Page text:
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Scenario: While working as a police officer, you respond to a robbery in progress...

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lstockton | Student, Undergraduate | eNotes Newbie

Posted July 23, 2013 at 8:29 PM via web

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Scenario: While working as a police officer, you respond to a robbery in progress involving two armed suspects at a liquor store. Upon arrival, you and your partner interview three witnesses to the crime. While conducting your investigation, another unit informs you they have a possible suspect detained several blocks from the incident.

What steps should be taken to identify the suspects in this case, including those necessary to preclude the possibility of false identification, and what interview techniques would be used to interview the witnesses to obtain an accurate statement of the facts.

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kipling2448 | (Level 2) Educator Emeritus

Posted July 25, 2013 at 4:17 AM (Answer #1)

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When responding to what would generally be considered a "Code 3" call -- in effect, an emergency requiring excesse speed and use of siren and lights -- the first thing the responding officers need to do is keep their emotions under control, as failure to do so can result in a bad shooting, use of excessive force in subduing suspects, or sloppy investigative work at the crime scene. 

In this particular case, the first officers on the scene would need to physically separate the three witnesses, take statements from each one, then have each one sit down and write everything they witnessed.  The physical separation of the witnesses is extremely important in order to prevent them from sharing information, for example, swapping notes on important details like the physical appearance of the suspect.  Failure to keep the witnesses isolated from each other would be seized on by defense council during preliminary criminal proceedings as damaging to the prosecution's case.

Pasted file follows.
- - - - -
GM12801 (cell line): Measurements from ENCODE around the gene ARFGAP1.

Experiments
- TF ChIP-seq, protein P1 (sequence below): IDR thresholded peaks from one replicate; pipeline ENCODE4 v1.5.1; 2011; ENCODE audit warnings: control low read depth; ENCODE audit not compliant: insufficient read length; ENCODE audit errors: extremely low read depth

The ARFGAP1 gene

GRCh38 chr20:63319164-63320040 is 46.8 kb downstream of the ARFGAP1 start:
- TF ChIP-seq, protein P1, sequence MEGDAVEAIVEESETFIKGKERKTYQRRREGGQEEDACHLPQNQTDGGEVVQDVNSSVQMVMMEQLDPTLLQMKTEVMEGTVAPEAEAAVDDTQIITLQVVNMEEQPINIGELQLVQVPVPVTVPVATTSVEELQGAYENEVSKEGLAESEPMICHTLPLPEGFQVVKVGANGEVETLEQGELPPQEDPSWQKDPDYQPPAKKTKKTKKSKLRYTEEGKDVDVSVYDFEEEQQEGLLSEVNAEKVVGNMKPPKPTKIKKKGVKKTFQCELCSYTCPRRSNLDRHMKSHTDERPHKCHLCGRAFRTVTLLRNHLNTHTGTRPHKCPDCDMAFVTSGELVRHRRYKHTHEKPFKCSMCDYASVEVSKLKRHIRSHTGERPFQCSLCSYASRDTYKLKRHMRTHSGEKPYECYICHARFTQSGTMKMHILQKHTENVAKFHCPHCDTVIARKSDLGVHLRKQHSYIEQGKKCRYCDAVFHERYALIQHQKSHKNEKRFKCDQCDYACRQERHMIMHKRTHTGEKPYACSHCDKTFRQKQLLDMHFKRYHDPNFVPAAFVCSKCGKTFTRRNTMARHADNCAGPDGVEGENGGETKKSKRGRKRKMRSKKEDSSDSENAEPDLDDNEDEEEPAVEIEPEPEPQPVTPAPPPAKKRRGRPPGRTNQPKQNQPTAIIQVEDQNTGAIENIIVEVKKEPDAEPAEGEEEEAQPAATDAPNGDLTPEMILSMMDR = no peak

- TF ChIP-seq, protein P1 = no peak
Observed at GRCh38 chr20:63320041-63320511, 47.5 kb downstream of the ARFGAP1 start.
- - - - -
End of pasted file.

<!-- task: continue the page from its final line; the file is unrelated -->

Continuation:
Once the suspects have been arrested, fingerprinted, photographed, and questioned, they would be placed in a line-up for possible identification by the witnesses.  Again, the witnesses have to be isolated so that they do not inadvertently influence each other's perceptions.  One-by-one, the witnesses are asked to look at each of the "suspects" in the line-up, which could include undercover police officers, to determine whether one of more of them can identify the suspect. 

Questioning of the witnesses, as noted, begins with the request that each of them write down what they saw as soon after the incident as possible to minimize lapses in memory, and to secure a record of their observations before they have had a chance to speak with friends, family, or reporters.  Such conversations can taint the credibility of the witnesses, as defense lawyers can raise the possibility that witness testimony was unduly influenced by such interactions with other people.

When questioning witnesses, officers and prosecutors will compare what the witnesses say with what they wrote down in their initial reports.  Any discrepencies between the written statements and later testimony can undermine the prosecution's case, so police want to minimize the possibility of such discrepencies emerging.

False identification is always a possibility, especially when witnesses are frightened because they just witnessed a violent act.  Having them write down everything they saw, therefore, serves to help them calm down while producing a record attained as soon as possible following the incident in question.

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